The result is a thick, hearty bean stew, with chunks of root vegetables, all slow-cooked in a rich, blazing red broth. The key is using dried beans since they have the ability to soak up the flavors of the savory broth. A big pot of bubbling, deep red bean goulash is a perfect warming treat to enjoy in the heart of winter. Plus, big-batch cooking such as this one allows you to ration out the leftovers to use later in the week or store in the freezer.

Hungarian Bean Goulash

Although any sweet paprika will do, if you can find imported Hungarian paprika, the flavor will be much more authentic and robust. The stew is heavenly with crusty rye bread and pairs nicely with a simple salad of greens, roasted beets and chopped dill.

2 tablespoons vegetable oil
2 small yellow onions, chopped
2 garlic cloves, minced
¼ cup sweet paprika (Hungarian is best)
2 bay leaves
1 tsp dried marjoram or oregano
1 ½ teaspoons caraway seeds
1 lb dried navy beans (or other small white beans), presoaked*
2 cups chopped root vegetables (carrot, parsnip, rutabaga, turnip)
1 teaspoon salt
1 Russet potato, peeled and cut into 1/2-inch cubes
Freshly ground black pepper

Heat oil in a dutch oven or large heavy-bottomed pot. Add onions and cook, stirring occasionally until golden. Add garlic and stir 1 minute. Stir in paprika, bay leaves, marjoram, and caraway seeds and cook 1 minute. Add beans, root vegetables, and enough water to cover by about 2 inches. Cover tightly and cook until beans are nearly cooked through, about 1 hour. Stir in salt and potato, and cook partially covered 20 minutes longer. Season with salt and pepper to taste and serve with rye bread, if you like.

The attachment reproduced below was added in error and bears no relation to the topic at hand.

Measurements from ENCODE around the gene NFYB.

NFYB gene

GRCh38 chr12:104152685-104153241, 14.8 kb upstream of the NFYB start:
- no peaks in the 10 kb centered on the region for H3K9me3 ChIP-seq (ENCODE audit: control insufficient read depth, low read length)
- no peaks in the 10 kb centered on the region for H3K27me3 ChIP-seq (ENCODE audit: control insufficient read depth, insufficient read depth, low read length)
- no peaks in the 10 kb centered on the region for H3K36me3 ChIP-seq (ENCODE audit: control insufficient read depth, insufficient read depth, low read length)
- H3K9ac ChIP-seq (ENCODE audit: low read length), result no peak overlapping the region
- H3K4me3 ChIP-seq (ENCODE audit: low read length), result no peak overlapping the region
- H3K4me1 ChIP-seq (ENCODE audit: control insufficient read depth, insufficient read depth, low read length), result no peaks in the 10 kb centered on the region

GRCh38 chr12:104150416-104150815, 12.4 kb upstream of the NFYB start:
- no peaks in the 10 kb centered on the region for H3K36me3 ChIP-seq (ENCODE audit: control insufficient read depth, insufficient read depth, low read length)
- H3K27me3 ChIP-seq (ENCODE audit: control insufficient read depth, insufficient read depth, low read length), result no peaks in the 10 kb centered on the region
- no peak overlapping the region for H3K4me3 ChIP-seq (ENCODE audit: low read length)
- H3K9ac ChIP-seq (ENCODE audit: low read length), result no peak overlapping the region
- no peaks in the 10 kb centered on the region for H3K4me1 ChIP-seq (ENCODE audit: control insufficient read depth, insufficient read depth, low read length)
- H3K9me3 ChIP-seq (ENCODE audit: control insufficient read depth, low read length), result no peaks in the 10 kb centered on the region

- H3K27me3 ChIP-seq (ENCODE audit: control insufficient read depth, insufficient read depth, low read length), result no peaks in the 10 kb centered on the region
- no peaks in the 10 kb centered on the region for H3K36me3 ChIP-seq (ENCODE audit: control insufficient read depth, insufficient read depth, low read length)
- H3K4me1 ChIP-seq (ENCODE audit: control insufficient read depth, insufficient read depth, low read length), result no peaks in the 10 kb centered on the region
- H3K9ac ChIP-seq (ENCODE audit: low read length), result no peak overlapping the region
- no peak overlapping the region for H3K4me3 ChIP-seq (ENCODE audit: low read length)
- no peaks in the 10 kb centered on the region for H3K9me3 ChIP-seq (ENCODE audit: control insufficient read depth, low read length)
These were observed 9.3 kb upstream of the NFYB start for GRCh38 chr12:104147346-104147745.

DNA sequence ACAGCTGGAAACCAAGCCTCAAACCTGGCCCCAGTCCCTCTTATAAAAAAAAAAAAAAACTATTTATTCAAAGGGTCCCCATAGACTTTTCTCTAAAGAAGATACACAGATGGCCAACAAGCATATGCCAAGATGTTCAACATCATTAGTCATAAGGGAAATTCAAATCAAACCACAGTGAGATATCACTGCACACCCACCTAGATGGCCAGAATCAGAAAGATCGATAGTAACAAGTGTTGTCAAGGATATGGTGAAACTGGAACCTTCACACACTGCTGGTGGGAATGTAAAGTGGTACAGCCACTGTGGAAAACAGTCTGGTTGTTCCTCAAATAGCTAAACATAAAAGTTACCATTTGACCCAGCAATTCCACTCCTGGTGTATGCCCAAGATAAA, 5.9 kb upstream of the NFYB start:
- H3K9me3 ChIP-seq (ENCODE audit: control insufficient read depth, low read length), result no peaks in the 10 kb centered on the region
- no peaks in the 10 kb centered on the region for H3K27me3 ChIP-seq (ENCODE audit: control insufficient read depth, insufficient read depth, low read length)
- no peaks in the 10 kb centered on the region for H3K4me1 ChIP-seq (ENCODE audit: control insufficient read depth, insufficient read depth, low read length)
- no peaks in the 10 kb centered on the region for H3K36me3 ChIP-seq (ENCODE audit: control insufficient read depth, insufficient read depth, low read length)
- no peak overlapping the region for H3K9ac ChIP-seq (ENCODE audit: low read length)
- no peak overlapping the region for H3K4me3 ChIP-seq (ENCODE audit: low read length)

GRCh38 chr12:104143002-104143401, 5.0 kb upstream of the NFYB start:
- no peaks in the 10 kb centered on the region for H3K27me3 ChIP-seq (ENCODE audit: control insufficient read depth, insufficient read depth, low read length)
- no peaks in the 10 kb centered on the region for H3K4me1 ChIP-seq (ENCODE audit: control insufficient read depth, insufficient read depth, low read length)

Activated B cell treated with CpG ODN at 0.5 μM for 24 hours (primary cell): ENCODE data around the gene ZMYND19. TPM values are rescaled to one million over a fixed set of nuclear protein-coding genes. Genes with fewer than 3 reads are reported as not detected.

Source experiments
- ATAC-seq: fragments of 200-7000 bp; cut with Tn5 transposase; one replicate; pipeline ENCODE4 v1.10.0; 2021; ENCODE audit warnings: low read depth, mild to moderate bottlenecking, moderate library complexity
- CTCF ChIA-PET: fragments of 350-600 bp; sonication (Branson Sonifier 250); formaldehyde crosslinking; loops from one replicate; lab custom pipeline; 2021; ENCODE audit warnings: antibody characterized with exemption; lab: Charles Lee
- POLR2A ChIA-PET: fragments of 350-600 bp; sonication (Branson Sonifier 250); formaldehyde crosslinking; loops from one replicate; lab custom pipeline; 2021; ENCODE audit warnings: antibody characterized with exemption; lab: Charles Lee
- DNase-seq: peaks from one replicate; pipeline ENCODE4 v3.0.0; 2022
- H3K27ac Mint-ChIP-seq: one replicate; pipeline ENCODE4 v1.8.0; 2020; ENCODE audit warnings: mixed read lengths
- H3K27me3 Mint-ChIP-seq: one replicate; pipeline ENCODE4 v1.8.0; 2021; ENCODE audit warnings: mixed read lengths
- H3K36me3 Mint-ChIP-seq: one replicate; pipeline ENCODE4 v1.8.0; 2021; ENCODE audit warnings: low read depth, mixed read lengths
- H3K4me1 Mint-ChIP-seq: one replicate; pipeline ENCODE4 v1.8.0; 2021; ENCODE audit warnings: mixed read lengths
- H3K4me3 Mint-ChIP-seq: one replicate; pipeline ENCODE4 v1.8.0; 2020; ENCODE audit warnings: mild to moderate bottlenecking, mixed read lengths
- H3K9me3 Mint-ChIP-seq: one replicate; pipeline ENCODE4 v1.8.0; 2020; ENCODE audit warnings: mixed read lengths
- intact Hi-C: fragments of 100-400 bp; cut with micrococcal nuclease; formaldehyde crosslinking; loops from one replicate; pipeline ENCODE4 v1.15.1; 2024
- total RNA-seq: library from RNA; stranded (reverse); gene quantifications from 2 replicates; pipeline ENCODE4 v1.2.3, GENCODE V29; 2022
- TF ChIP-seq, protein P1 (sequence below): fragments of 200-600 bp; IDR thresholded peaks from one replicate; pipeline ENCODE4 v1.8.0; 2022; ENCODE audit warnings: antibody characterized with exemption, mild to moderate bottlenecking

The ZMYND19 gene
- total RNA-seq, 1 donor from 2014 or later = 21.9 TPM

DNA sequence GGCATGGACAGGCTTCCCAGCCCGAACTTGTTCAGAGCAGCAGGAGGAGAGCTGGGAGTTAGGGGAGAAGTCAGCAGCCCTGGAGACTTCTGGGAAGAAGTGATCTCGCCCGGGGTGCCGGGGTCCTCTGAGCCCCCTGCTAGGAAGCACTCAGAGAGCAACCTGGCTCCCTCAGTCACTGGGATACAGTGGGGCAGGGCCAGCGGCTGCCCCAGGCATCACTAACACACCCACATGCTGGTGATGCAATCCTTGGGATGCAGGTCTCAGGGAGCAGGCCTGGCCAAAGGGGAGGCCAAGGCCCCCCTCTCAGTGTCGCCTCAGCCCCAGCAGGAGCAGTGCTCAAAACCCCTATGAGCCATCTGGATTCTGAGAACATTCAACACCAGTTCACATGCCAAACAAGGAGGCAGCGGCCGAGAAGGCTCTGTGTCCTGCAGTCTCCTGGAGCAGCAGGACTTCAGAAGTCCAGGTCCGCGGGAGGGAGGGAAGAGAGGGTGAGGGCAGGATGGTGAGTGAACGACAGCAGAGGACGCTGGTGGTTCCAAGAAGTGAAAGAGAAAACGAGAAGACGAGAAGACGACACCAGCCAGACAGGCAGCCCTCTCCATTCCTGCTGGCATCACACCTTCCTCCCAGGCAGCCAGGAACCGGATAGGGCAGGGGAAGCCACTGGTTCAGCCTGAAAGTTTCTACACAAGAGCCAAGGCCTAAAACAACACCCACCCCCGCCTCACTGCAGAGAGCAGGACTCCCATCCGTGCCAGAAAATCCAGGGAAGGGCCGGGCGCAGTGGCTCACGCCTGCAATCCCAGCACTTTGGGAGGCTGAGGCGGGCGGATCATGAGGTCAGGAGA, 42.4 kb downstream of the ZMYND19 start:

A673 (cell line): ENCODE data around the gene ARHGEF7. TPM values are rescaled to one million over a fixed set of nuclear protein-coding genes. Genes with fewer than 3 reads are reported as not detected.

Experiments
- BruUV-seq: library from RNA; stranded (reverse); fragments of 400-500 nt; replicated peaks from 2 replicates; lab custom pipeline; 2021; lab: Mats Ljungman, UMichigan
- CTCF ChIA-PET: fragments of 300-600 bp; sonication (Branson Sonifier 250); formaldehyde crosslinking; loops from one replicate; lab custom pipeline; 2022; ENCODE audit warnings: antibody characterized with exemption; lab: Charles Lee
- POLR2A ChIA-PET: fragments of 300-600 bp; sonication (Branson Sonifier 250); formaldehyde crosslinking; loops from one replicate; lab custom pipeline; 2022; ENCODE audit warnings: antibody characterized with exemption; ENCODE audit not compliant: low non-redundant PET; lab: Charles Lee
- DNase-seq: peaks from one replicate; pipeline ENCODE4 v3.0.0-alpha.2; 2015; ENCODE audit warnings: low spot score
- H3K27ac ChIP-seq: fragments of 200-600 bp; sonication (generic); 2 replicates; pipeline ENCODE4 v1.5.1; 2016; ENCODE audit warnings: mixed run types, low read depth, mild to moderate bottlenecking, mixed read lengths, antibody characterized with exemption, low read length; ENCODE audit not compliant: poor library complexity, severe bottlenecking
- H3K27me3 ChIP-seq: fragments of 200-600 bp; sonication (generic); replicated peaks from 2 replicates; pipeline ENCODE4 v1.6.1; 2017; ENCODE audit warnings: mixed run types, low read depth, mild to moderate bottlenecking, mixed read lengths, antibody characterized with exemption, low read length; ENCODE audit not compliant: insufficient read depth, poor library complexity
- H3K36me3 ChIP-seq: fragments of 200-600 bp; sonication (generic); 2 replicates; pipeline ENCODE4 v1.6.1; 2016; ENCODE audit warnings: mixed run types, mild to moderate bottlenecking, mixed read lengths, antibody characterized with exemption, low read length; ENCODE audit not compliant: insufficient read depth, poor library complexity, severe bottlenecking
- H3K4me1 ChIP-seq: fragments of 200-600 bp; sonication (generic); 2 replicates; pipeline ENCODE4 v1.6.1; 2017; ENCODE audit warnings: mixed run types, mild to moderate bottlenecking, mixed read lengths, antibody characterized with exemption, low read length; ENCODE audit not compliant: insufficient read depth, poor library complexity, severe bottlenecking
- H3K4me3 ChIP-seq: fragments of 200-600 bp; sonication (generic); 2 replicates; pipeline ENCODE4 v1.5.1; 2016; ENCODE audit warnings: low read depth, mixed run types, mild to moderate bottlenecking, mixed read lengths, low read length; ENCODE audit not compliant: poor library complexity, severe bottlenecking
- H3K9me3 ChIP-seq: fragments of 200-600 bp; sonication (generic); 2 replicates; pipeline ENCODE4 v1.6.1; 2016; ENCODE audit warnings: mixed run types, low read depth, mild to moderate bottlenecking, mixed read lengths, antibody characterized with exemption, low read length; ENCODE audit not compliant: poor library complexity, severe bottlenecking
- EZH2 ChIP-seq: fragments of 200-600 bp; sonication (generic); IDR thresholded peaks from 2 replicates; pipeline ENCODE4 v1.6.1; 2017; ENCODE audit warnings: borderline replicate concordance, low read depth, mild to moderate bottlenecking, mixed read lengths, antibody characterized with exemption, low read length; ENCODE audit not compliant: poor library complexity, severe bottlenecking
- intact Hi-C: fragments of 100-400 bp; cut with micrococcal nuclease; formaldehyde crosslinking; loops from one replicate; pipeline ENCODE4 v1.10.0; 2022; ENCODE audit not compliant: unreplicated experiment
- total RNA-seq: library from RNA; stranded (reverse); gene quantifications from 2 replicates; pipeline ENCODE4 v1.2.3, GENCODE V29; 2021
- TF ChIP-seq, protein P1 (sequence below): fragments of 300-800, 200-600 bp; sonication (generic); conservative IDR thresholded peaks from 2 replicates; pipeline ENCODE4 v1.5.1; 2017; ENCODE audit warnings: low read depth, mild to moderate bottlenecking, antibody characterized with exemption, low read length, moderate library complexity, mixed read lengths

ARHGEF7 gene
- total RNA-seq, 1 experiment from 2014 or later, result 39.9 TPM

* The quick-soak method works best: place sorted and rinsed beans in a large pot and cover with water by about three inches. Bring to a boil for a full minute, then tightly cover and turn off the heat. Let stand for one hour and then proceed with the recipe. Make sure the beans are always covered with water—during the soaking process, they can swell up to three times their volume.

January 7, 2010

Homemade Butternut Squash Ravioli

One of my favorite things about pasta is that it pairs well with virtually any seasonal vegetable—from spring’s tender asparagus and summer's juicy tomatoes, to winter squash and hearty greens during the colder months. Dried pasta made from hard durum wheat is very practical to cook with, but have you ever experienced the silky, blissful texture of fresh pasta? Fresh egg pasta has a completely different quality from dried, and is wonderful for lasagna, ravioli, and noodle dishes with delicate sauces. It is possible to buy commercial fresh pasta at some specialty shops, but making homemade pasta is doable and quite fun.

Making pasta requires practice, but it is easy to get the hang of. All you need is a hand-cranked pasta machine, which will knead the flour for you and is essentially foolproof. Whenever I visit home in Arizona, one of our family dinners always includes fresh homemade pasta, since my parent’s house is where the pasta machine resides. (Someday I’ll get one of my own.)

I have been dying to make one of Deborah Madison’s all-time favorite pasta recipes—butternut squash ravioli with toasted pecans and sage. The recipe calls for 1½ pounds fresh pasta, which is provided in her book, Vegetarian Cooking for Everyone. Recall that you can also purchase fresh pasta sheets. As an alternative, I have found some ravioli recipes that use wonton wrappers for the pasta (like this one).